By nightfall, the General Argolo Niederauer warns about positioning enemy and therefore awaits further orders Caxias. Already being in darkness and the rugged terrain and little known Marshal Niederauer ordered to retreat, but they tick off the general strategic positions in the advanced forces should remain until dawn. During the wait, it is reported that the troops had a festive air, the soldiers were at ease, dancing and singing around campfires.
After a night of joy and festivities to overcome nervousness, Dec. 6 arrives with silence and apprehension. With the touch of dawn, the soldiers begin their chores and ready for the inevitable conflict.
To get to the bridge Itororó through the city of San Antonio, Brazilian troops would travel more than two miles, through a difficult road for the cavalry and artillery. For the safety of the group, the Brigade of Colonel Fernando Machado composed of four battalions followed in the rear, making the security of the 2nd Army Corps. The latter ensured the protection of the first group, the Squadron Cavalry Brigade Colonel Niederauer Nephew.
When the task force came together to bridge Itororó the army commanded by Colonel Serrano was already in place, waiting for the clash with the Brazilians. By order of Marshal Argolo Stinger Son, the Brazilian Imperial Army began the attack, while the 1st Battalion followed in the rear of the Brigade of Colonel Fernando Machado to ensure their safety. The Colonel ordered further that cavalry brigades and fire-hydrants to follow the bridge to face.
On the Paraguayan side, Colonel Serrano strengthened the defense of the land occupied, knowing that the fight on the bridge would be difficult, swelling the number of soldiers on the bridge with only the troops that were closer. The struggle depend more on dexterity of his men than the amount of fighters on the river. In addition, a word-of-fire had been placed strategically next to the bridge to eliminate any soldier who exceed the other side.
The first encounter was with Lieutenant Colonel João Antônio de Oliveira Valporto, 16 which progressed with five companies of the 1st Battalion line toward the mouth fire-posted by the Paraguayans. His onslaught was positive because could take her, however, was faced with a great line of enemy infantry and also four more mouths-of-smoke, which struck with devastating power. Accordingly, the Companies Lieutenant Colonel retreated in a confused way to the other side.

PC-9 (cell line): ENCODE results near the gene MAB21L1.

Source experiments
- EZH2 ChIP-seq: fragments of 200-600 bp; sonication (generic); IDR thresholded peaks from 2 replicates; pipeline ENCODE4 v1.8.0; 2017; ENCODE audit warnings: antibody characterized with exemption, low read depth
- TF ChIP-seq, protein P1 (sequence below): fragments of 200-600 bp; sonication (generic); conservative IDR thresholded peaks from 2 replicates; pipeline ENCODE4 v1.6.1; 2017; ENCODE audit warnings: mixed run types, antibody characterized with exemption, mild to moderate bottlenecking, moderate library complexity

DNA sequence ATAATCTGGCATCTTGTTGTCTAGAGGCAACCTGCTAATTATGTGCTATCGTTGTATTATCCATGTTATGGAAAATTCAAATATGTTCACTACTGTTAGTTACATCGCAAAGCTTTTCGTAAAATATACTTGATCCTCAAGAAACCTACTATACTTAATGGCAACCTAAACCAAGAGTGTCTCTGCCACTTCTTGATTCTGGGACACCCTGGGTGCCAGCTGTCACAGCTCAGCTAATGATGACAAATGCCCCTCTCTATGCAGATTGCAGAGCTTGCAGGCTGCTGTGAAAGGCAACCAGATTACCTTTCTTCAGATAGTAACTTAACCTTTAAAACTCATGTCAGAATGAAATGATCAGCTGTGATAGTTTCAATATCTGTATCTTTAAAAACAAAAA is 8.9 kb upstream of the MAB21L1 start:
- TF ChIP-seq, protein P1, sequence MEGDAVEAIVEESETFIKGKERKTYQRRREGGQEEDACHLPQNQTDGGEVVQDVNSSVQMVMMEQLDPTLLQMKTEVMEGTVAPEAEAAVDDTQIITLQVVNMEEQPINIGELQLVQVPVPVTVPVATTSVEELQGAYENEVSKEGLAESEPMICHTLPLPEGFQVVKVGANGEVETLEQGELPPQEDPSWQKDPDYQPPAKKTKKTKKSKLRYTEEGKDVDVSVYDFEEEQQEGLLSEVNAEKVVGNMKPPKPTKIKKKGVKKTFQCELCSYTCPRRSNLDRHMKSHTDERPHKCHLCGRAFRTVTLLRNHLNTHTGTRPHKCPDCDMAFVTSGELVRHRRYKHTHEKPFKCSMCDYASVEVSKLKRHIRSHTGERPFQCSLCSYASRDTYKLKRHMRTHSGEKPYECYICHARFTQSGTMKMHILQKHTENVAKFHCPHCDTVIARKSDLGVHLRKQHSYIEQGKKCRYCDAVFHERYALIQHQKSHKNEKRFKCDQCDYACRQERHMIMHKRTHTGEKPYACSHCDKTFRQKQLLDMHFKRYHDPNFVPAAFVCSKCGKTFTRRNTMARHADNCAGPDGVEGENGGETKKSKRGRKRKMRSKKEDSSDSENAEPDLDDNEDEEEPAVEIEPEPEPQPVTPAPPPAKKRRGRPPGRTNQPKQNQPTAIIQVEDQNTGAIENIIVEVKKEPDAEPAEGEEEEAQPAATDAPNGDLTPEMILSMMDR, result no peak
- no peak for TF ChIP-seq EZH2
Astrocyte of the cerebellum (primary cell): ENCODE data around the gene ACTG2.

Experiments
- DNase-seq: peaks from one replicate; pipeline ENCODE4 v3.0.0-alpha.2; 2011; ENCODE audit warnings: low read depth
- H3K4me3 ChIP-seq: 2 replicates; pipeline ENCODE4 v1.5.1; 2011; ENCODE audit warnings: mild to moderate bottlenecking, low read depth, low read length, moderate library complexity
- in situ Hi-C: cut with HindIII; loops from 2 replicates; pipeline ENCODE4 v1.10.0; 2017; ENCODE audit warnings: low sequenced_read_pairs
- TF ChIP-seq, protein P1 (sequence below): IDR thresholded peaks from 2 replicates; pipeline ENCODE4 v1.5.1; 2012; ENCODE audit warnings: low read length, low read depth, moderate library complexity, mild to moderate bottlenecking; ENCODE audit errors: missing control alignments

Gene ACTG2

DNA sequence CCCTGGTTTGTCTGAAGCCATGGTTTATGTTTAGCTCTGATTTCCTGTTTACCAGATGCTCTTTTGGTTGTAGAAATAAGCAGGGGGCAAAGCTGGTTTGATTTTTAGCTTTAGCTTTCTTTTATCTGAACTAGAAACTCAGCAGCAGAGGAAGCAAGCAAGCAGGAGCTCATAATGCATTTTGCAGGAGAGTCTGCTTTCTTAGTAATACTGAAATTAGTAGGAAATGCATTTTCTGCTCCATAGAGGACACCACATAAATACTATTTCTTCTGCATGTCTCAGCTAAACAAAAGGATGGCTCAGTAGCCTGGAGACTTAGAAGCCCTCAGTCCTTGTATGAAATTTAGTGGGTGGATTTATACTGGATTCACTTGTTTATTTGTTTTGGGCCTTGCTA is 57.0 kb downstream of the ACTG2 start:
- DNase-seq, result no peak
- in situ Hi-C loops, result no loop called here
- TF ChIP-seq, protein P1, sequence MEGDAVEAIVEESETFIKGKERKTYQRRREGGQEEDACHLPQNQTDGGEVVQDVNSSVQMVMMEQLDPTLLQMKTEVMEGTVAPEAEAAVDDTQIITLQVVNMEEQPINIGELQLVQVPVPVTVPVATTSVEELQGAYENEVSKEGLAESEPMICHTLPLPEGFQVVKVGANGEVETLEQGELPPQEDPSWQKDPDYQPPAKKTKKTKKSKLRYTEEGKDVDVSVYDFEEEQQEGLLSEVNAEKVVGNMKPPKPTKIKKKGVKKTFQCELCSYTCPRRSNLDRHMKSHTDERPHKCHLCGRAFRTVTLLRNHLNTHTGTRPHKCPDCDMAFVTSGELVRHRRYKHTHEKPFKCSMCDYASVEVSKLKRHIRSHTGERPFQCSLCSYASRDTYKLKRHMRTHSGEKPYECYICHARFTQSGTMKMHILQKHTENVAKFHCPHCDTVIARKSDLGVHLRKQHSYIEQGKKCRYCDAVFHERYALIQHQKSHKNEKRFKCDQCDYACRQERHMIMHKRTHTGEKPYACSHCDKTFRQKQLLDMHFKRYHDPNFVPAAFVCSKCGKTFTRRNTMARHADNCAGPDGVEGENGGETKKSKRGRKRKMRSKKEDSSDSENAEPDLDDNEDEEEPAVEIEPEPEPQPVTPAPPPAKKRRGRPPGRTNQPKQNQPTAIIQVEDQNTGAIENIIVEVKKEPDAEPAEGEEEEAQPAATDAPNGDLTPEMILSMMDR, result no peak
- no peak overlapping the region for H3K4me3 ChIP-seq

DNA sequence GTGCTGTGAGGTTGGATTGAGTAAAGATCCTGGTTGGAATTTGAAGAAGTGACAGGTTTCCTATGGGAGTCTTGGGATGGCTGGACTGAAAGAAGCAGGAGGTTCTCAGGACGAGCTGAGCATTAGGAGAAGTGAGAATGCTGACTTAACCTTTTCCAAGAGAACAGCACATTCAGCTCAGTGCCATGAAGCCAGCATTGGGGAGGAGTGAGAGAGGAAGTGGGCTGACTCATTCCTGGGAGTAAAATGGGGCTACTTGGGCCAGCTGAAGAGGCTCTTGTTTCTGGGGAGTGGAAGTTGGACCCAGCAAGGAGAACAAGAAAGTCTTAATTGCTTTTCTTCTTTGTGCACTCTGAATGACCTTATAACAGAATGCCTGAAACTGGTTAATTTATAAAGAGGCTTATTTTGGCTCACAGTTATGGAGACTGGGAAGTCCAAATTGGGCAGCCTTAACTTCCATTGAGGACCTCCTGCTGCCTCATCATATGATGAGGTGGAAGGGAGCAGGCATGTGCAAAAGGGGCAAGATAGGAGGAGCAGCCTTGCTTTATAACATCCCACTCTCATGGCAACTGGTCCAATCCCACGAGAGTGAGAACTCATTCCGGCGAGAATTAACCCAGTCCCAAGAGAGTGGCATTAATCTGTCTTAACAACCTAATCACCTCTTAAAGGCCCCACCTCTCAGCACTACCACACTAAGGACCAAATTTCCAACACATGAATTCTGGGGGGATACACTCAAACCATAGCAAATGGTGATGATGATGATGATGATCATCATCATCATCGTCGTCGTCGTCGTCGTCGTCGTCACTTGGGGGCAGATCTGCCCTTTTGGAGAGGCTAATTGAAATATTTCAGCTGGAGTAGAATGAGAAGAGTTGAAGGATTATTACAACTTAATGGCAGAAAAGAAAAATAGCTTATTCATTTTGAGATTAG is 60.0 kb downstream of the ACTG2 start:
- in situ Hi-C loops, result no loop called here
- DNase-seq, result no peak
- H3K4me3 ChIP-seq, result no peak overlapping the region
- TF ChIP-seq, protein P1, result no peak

Noticing that the battalion retreated, Colonel Fernando Machado advanced on the bridge with the bodies 34 and 48 of the Volunteers of the Homeland, thrusting against the enemy, leaving the 13th Corps line of protection for your artillery. However, his attack was a failure, because the enemy artillery opened heavy fire on his group, hitting him so deadly in the middle of the bridge.
John Niederauer Nephew crossed the bridge with 6 ° Group Lancers and flanking Battalions Brazilian Imperial Army, stormed the Paraguayan troops, which retreated hastily. With this, Niederauer was able to take the four fire-mouths of the enemy, which had managed to disband the ranks of the allied battalions.
The Brazilian Imperial army was weakening, losing many men and leaving many others out of the fight due to injury or bruising. The delay in the appearance of General Osório to combat, as determined previously by Marshal Duke of Caxias, made the latter, at 65 years of age, marched toward the enemy, cheering and calling the emperor Brazilians for what seemed to be the "all or nothing" this first episode of the War of the Triple Alliance. Soldiers weakened, but touched by the bravery of his marshal, followed him for a showdown with redoubled spirit and took the position permanently.
- Hooker, T.D., 2008, The Paraguayan War, Nottingham: Foundry Books, ISBN 1901543153